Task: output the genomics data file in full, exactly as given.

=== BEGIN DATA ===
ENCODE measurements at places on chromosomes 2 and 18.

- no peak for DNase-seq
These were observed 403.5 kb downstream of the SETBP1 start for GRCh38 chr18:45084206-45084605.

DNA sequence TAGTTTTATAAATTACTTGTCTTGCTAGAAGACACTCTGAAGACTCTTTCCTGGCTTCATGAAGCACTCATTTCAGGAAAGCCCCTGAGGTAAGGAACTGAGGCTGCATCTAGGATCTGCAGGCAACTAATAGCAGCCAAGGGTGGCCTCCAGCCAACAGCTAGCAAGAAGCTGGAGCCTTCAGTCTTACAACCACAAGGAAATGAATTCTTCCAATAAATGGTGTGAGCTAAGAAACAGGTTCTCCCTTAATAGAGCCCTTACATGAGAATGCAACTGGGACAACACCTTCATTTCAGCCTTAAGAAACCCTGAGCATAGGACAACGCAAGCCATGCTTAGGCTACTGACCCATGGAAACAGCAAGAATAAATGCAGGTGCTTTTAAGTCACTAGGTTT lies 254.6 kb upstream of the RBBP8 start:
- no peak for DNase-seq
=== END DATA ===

ENCODE measurements at places on chromosomes 2 and 18.

- no peak for DNase-seq
These were observed 403.5 kb downstream of the SETBP1 start for GRCh38 chr18:45084206-45084605.

DNA sequence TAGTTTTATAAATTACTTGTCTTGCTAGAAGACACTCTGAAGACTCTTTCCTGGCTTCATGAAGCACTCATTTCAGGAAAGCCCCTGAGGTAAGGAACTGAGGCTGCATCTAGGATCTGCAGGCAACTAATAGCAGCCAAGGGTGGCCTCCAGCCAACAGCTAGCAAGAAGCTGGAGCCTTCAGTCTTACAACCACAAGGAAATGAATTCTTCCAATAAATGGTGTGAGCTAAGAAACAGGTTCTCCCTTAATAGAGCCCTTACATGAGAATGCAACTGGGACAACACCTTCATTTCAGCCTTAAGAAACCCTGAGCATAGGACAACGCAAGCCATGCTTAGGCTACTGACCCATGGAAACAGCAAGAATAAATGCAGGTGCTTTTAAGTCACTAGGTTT lies 254.6 kb upstream of the RBBP8 start:
- no peak for DNase-seq